A Vida do Bebê is divided in chapters showing month to month how infants are to be dealt with in that phase of
their lives. De Lamare made significant changes to his book after reading American Benjamin Spock’s (1903-1998)
The Common Sense Book of Baby and Child Care
(Meu Filho, Meu Tesouro—My Child, My Treasure, in Brazil) from 1946. The
Brazilian doctor abandoned the authoritarian German view on child rearing in favor of a more open approach in which children’s
wills were taken into account.

Unlike Spock who made few alterations to his original work, De Lamare kept updating his book every four years. In
child rearing he was in favor of discipline, but also flexibility. "Today we know that freedom in excess does not bring good
results to the human being. It’s wise the phrase of the Latin revolutionary: "Hay que endurecerse, pero sin perder la ternura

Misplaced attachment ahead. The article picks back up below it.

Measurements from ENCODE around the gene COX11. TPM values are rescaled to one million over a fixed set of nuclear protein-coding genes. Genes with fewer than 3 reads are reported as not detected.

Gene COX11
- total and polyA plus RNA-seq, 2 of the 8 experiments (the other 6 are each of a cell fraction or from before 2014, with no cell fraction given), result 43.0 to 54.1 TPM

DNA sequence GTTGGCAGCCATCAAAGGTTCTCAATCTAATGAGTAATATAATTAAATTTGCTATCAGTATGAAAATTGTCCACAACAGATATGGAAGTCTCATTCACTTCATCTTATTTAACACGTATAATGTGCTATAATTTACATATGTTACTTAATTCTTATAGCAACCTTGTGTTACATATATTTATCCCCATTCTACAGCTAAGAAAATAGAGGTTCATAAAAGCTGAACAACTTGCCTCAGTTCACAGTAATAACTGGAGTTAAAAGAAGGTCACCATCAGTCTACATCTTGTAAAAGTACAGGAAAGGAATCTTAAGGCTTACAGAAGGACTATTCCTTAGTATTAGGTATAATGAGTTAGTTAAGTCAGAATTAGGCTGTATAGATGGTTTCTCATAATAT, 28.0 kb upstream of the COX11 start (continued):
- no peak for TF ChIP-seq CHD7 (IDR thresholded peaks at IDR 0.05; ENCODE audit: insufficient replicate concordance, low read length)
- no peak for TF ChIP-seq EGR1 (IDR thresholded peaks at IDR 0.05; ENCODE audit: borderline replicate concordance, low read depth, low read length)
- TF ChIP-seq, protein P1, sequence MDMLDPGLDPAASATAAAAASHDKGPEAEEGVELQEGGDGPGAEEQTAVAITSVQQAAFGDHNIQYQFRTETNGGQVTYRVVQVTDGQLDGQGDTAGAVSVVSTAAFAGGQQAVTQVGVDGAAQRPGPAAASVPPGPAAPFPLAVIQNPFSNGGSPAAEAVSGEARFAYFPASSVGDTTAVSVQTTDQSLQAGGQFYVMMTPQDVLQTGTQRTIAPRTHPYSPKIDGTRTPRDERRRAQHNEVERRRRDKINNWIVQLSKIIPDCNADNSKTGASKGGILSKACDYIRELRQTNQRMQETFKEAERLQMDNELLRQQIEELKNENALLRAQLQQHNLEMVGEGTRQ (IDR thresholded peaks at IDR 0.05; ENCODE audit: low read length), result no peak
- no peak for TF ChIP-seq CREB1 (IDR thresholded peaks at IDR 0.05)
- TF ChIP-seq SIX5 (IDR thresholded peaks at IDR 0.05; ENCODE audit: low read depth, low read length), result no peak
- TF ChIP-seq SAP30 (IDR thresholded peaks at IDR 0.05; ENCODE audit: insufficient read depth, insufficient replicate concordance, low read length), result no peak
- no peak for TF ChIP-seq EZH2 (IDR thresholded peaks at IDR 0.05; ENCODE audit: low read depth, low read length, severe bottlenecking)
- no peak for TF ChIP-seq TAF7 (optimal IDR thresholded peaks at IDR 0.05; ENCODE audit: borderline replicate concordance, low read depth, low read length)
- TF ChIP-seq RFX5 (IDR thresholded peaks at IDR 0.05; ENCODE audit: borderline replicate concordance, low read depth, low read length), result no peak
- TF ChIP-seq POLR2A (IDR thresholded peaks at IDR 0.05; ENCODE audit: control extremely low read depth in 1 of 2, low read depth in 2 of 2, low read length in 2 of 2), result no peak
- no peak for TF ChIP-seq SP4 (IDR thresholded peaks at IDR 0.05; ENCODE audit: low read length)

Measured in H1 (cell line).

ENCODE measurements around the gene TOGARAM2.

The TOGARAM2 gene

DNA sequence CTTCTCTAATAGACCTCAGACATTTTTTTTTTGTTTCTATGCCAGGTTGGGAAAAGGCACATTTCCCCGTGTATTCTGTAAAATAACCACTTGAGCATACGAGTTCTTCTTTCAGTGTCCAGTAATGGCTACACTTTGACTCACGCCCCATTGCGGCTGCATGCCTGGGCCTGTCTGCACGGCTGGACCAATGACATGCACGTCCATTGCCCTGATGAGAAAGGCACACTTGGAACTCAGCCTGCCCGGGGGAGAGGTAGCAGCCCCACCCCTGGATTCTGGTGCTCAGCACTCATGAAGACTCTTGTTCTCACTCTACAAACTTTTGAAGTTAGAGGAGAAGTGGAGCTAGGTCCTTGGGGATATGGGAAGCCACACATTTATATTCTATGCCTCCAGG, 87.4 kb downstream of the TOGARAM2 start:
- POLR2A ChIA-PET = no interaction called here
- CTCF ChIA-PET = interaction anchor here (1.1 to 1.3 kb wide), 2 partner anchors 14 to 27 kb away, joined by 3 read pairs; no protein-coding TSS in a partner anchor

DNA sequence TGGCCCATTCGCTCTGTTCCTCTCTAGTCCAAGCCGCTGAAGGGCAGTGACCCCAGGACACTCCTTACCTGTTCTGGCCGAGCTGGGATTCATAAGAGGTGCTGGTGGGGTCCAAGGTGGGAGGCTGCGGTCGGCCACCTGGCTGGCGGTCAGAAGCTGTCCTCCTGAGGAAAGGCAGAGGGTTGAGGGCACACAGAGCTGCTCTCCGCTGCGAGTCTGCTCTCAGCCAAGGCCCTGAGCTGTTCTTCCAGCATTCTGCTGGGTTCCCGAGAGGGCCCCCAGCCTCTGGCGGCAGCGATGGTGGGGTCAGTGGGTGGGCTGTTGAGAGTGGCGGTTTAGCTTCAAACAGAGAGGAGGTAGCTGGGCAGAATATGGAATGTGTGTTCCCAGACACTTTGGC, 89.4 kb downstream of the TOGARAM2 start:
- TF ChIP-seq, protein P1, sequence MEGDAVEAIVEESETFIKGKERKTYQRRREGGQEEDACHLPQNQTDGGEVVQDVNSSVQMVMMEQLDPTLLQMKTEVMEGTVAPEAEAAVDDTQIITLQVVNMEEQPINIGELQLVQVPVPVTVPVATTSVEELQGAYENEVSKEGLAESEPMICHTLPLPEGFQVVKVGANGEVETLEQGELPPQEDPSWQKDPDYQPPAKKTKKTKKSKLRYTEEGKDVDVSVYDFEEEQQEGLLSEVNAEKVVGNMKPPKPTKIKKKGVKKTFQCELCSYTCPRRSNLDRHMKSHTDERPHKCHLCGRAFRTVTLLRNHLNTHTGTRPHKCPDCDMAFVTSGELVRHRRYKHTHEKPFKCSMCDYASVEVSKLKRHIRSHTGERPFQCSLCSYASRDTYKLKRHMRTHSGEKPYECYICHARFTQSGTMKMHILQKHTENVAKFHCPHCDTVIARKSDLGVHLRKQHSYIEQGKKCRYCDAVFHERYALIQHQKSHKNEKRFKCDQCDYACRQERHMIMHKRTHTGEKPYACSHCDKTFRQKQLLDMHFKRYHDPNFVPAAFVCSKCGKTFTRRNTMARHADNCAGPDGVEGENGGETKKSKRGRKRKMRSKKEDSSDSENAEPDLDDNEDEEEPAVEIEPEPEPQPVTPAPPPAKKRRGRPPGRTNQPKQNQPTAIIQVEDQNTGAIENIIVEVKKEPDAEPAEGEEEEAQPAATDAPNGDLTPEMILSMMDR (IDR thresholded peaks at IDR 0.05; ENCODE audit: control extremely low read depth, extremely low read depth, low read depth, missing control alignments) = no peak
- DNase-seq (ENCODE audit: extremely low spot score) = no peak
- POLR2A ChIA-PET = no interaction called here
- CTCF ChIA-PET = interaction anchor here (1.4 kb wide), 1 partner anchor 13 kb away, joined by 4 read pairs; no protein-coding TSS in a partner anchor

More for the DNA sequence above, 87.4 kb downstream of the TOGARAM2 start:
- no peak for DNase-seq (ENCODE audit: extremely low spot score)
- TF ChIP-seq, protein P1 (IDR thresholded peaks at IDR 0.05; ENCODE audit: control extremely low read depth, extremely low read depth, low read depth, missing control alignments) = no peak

jamás — One must get tough without losing tenderness ever," he used to say citing Argentinean Ernesto Che Guevara.

He only stopped seeing kids in his office after he had the first of five bypass surgeries, in 1985. By then he was
already 75. The doctor was 81 when he was chosen to preside the Academia Nacional de Medicina. De Lamara was also
president of the Sociedade Brasileira de Pediatria in 1948 and 1949 and titular professor at Rio’s PUC (Pontifícia Universidade
Católica—Pontifical Catholic University).

De Lamare has also had his detractors. Many consider his advice out of step with today’s world. He used to accept
the criticism with a dose of humor and irony. "I know I’m old," he told interviewers more than once. "I’m a pediatrician from
the 20th century, that is, the past century.